Sunday, March 15, 2009

Five poems by John Kulogowski

Five poems
by John Kulogowski


It is twenty-seven degrees on the street,

Monday’s cold exhaustion

a reason to exit, to games

of numerology with the signs

and digital clocks

in my seat beside the window

during the bus ride from point A.

Each face I glimpse beneath

the chill, turbid afternoon

closes in on evening,

returns the troubling affirmation

of parallel universes,

ineluctable transmigrations,

the embrace of desperate ego--

presence of Being is running

a cache of stolen goods.

An old man en route to point C,

between expectorating on the floor

his distaste for the government

and sips of coffee

(“if you like a good cuppajoe,

try this place; ’s not bad.”),

explains that because the sun was

not eclipsed, he’d bathed

in vain.

I waited for some leap in logic.

Maybe I would run into you

there; the whole moving shape

to this ugly town would return you to me by

the grace of a lunatic,

his cup of coffee,

the invariable bus stops.

The old man worried

a fragment of magical thinking

like a broken puzzle piece

jammed beneath my skin

while I turned my head

and mooned over the thought

of happening upon you

in this mad, obscure place.


Never Asked

Bad weather, he said, and fortunes not

predicated by the usual signs.

The celestial purviews were sopped

up with newspaper scrolls

on a lunchroom table beside mugs

of weak coffee, stale doughnuts and

those familiar will-this-day-be-my-day


Beneath the fluorescent light,

the long hair ghoul with impossible

eyes announces both the flawed

and the dead-on William Tell

horoscopes of the day.

He knows some of these workings

are fallacious, some theoretical, each a map

some fingers, save in passing, will never


That’s okay; he talks about

the drip and khaff khaff welling

like a blood-blossom rose upon his

daily blast as if he’d found his final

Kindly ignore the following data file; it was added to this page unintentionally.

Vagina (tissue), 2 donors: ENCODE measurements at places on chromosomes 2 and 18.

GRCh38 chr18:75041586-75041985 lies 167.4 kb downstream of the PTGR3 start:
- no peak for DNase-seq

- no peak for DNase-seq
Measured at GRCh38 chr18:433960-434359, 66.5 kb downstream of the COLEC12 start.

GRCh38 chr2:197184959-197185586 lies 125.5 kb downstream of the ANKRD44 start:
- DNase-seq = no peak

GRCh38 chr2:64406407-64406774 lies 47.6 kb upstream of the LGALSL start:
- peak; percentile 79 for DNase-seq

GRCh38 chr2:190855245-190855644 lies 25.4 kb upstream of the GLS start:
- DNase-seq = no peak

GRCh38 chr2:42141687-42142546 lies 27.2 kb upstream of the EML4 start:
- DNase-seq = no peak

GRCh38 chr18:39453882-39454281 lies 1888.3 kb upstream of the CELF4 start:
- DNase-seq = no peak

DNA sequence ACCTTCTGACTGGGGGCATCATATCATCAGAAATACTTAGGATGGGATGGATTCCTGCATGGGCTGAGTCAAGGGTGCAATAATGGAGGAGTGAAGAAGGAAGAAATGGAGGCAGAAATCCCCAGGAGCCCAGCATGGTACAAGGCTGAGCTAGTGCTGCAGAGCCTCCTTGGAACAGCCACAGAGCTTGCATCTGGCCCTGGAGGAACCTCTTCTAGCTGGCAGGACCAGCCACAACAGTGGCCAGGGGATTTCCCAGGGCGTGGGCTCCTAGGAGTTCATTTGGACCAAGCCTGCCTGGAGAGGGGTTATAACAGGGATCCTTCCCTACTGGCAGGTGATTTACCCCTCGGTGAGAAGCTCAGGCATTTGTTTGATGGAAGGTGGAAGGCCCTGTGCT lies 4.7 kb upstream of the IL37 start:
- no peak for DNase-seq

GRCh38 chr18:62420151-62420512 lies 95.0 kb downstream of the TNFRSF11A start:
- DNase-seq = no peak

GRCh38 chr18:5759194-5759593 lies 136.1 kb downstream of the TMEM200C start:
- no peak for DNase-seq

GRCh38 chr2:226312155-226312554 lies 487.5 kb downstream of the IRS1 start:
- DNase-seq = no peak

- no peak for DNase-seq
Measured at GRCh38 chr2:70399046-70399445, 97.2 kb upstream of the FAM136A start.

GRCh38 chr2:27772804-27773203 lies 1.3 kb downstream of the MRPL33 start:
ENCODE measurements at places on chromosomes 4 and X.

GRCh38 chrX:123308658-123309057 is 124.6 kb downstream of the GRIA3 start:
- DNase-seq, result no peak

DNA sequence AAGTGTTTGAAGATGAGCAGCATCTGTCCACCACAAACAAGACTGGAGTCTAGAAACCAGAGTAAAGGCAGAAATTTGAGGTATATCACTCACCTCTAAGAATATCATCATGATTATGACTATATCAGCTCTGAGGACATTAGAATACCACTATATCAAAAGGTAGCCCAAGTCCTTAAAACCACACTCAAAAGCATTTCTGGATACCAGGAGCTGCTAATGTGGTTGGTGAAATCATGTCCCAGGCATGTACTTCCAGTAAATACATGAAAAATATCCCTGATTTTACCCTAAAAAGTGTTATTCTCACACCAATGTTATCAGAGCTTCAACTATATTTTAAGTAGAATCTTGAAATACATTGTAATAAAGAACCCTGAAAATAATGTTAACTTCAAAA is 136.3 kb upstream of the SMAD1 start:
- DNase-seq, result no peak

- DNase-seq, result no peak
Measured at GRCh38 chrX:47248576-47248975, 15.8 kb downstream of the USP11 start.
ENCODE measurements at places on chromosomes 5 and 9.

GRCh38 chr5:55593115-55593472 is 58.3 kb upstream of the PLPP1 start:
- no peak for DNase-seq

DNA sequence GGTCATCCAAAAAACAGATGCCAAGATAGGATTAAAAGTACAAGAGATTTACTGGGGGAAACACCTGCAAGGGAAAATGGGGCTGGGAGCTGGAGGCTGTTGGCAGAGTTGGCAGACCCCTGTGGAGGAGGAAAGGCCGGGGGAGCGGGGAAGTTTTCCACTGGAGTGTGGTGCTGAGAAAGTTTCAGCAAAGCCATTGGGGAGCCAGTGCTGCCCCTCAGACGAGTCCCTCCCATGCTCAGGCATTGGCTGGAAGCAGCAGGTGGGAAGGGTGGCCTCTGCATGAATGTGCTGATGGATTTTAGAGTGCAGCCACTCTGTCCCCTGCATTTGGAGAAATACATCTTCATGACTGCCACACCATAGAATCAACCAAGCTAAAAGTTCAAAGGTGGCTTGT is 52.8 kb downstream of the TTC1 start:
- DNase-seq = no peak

Something too far inside

to catch.

I never asked if he believed

in karma, but it came up anyway.

Its like me, like money as well--

That way it goes piss gold after

the paycheck, after the wallet--

Both of us can believe fully in only those

things we can not quite keep.



for T.M.

It happens sometimes a tree frog’s bark

reaches me those nights

I doze upon the blank and dark

glass of another’s ignorant


The tropical regions--many miles

traveled and drinks drunk

in the silences between friends--they

obscure those spots where my eyes

are pressed, agitate worlds

of heavy sangfroid and I am

with the guerillas, a smile of bullets

cashed in my teeth.

The men clap each other and tell me to

pass “awake” though the voices of

the jungle tell me otherwise.

It is then I am possessed of this

tiny solicitude. As I leap over a picket

fence, an insect between the sidereal

world and this, I hear

the tree frog’s song.

I think I am its meal, forsaking my

gods a matte pane of glass

from a lost friend’s window.

I offer myself now for target practice

(laughing fearfully for a reason

I no longer remember)

to those who do not know

the simple trespass of dream.


The Dictatorship of an Other

Here: I’ll keep it simple and

make a sketch, circumscribe

the line of your gaze,

or the clots of cloud

that hover above the offices and

shops when I go to clear my head.

I receive you like Philo’s God.

Somehow you manage to

swallow the entire town, and

yet you’re reflected in every

puddle, via negativa.

An interminable ego trip,

the signification of absence.

Somehow your throat gets

entwined with my shoe laces

when they are dragged

over the damp street.

One thought after another is

cleared out like a cough in

summertime; your switchblade

demesne cuts through my

steps, pendent with am and is.

Eventually the sketch overtakes

its bounds. The walls, the town,

my hands, my pulse. It seems it

never was you or she,

but desire desiring to be desired.

The simplicity becomes

too much with each attempt

I make to circumscribe the instant

I thought you out

and you, in turn, were me.


Morning Edition

During breakfast the frequency

of starting diminished, and

in my palm lay a grain of the stars,

as if your deserts could produce

sun enough to illumine

the civilizations that stain

my napkin.

All the stories are the same

by Vico’s estimation,

and I’m losing interest in

the words describing our machine.

In the paper it

was endless war; the stories

of peoples who will never know

the soil of a place not bloodied

by the acts of war.

It was the coffee; the roof beam;

the transient smile of the table

where Earth lay naked

as a slattern and keened

her broken-tooth love,

not having to explain.

Unlike us, she is unmotivated.

Spread-eagle and smiling.

Setting out still, you and I

indulge these insipid epics;

on the Homeric plates, the meal.

Author bio:

John Kuligowski currently lives in the midwest. He has previously been published in Blind Man's Rainbow.

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